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Archimedes’ Principle 012-10998 r1.04. The Snapshot button is used to capture the screen. The Journal is where snapshots are stored and viewed. The Share.

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Presentation on theme: "Archimedes’ Principle 012-10998 r1.04. The Snapshot button is used to capture the screen. The Journal is where snapshots are stored and viewed. The Share."— Presentation transcript:

1 Archimedes’ Principle r1.04

2 The Snapshot button is used to capture the screen. The Journal is where snapshots are stored and viewed. The Share button is used to export or print your journal to turn in your work. Introduction Journals and Snapshots Note: You may want to take a snapshot of the first page of this lab as a cover page for your journal. Each page of this lab that contains the symbol should be inserted into your journal. After completing a lab page with the snapshot symbol, tap (in the upper right corner) to insert the page into your journal. Archimedes’ Principle

3 Lab Challenge What force causes some things to float while others sink? Archimedes’ Principle

4 Background Archimedes (287 to 211 B.C.) lived in the Greek colony of Syracuse on the island of Sicily, and is considered to be one of the greatest mathematicians of all time. Although there are many images of Archimedes, no true likeness has survived. One of his discoveries, that has lived on, is that an object submerged in a fluid displaces a volume of the fluid that is equal to the volume of the object. Archimedes’ Principle

5 ...Background Following in Archimedes footsteps, we will observe what happens to objects that are submerged and try to determine the difference between objects that float and those that sink. Archimedes’ Principle

6 Collect all of these materials before beginning the lab. Force Sensor Overflow Can 2 Small Cups String Rod Stand Right Angle Clamp Short Rod Object to submerge Water Ruler Balance (1 per class) Materials and Equipment Note: Graduated cylinder not used in this lab. Archimedes’ Principle

7 C. Show that the change in net force on the object before and after submersion is equal to the weight of displaced water. D. Measure the net force(s) acting on an object. Hint: This step is used twice A. Calculate the force due to gravity on the volume of displaced water (weight in N). B. Completely submerge an object in water, collecting the volume of water displaced by the object. Sequencing Challenge The steps to the left are part of the procedure for this lab activity. They are not in the right order. Determine the correct sequence of the steps, then take a snapshot of this page. Archimedes’ Principle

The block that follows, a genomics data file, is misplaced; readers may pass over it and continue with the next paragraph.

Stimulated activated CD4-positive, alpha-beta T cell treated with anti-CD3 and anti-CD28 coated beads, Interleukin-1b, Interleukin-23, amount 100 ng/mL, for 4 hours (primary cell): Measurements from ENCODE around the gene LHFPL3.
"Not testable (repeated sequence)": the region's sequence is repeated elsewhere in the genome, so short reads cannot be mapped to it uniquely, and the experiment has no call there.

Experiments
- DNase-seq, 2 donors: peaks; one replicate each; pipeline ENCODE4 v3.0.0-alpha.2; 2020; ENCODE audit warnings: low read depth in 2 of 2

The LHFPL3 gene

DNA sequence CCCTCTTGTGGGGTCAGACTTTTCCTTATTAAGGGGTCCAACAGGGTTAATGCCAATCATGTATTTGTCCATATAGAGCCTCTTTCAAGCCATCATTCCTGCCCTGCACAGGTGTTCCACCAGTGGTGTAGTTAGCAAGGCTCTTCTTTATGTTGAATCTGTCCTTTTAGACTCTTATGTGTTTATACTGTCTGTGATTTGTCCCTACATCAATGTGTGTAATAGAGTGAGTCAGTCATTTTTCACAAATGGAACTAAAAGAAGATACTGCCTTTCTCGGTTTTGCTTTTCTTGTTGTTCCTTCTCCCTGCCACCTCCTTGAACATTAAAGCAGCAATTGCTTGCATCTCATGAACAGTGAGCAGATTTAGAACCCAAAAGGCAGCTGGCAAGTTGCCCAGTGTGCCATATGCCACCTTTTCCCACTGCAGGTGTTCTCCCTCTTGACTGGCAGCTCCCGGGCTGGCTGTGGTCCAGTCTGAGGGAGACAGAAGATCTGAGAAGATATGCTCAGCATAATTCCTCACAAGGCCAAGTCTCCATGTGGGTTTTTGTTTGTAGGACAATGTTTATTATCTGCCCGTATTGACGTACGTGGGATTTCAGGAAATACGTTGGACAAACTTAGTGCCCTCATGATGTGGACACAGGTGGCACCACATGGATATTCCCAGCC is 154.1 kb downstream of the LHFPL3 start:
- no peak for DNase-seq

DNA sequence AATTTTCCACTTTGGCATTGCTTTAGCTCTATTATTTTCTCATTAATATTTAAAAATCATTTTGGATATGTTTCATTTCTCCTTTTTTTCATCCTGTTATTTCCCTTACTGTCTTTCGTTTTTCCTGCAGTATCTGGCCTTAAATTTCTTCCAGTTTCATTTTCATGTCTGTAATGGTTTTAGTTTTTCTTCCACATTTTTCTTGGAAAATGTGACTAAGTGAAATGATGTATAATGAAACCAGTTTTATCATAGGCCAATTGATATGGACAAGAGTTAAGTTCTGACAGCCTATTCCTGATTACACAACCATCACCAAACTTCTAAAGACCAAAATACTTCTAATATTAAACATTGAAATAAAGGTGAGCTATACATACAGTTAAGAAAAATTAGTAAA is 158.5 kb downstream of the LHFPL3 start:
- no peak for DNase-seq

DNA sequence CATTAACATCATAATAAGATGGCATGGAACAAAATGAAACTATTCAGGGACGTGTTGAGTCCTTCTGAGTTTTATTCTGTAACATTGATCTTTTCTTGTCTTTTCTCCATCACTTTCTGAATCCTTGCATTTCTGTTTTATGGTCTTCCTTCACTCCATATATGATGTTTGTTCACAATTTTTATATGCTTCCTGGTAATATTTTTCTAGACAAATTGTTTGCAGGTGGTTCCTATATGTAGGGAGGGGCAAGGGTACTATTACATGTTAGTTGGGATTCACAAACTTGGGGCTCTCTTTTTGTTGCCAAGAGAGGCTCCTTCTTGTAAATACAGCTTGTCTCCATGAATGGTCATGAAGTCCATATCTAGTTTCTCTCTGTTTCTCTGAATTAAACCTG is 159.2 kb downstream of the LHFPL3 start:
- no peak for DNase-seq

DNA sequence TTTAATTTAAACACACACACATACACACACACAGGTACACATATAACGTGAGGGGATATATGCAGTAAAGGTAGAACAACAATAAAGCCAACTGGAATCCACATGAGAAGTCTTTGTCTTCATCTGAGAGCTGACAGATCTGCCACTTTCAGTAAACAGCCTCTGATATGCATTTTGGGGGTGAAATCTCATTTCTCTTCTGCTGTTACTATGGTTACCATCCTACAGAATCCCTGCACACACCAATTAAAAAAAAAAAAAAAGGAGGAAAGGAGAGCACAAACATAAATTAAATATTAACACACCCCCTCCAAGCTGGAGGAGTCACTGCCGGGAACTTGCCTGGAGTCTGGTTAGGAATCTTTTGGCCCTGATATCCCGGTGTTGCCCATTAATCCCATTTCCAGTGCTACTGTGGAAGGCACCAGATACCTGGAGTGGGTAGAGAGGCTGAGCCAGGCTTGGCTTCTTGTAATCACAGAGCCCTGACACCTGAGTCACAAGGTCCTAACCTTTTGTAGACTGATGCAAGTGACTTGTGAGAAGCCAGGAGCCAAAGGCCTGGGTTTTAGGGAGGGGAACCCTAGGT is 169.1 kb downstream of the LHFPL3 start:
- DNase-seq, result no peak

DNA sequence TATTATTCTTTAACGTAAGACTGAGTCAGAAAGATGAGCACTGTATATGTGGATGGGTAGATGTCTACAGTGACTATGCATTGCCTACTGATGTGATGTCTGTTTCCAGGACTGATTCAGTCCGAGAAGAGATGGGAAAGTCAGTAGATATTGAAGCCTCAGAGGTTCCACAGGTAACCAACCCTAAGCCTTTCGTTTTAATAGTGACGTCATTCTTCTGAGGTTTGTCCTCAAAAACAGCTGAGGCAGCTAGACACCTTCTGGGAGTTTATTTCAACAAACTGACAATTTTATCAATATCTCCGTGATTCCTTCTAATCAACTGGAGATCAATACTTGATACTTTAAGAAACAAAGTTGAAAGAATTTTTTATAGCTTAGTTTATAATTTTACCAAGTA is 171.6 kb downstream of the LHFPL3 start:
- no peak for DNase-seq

8 Setup 1.Attach the Force Sensor to the rod stand using a short rod and the right angle clamp. 2.Connect the Force Sensor to your SPARK Science Learning System. 3.Press the zero button on the Force Sensor. 4.Place the overflow can below the force sensor. 5.Tie a loop of string to the object, long enough to allow the object to be submerged completely in the overflow can when hung and lowered from the force sensor. Archimedes’ Principle

9 Setup 6.Place a dry cup (catch basin) under the spout of the overflow can. 7.Fill the Overflow Can with water to the limit. Note: To reach the fill limit of the can, overfill the can allowing the excess water to pour from the spout. When the spout has stopped dripping, the can will be completely filled. Be sure to empty the catch basin after doing this. Archimedes’ Principle

10 Setup Q1: Why is it important to fill the water to the point that begins to run out of the spout of the Overflow Can? a)to ensure we capture all the water that is displaced by the mass b)to make sure we maximize the dilution c)to insure that we minimize the amount of water that is captured d)to eliminate the need to refill the can Make your selection below then take a snapshot of this page. Archimedes’ Principle

11 Collect Data 1.Use a balance to measure the mass of the empty cup (catch basin) in kg. 2.Record the cup's mass in the table to the left. *To Enter Data into a Table: 1.Tap to open the tool palette. 2.Tap then tap a cell in the data table to highlight it in yellow. 3.Tap to open the Keyboard screen. Archimedes’ Principle

12 *To Enter Data into a Table: 1.Tap to open the tool palette. 2.Tap then tap a cell in the data table to highlight it in yellow. 3.Tap to open the Keyboard screen. Collect Data 3.Measure the mass of the object you will submerge in the water, in kg. 4.Record the object's mass in the table to the left. Archimedes’ Principle

13 *To Enter Data into a Table: 1.Tap to open the tool palette. 2.Tap then tap a cell in the data table to highlight it in yellow. 3.Tap to open the Keyboard screen. Collect Data 5.Measure the dimensions of the object then calculate its volume. 6.Record the object's volume in the table to the left. Archimedes’ Principle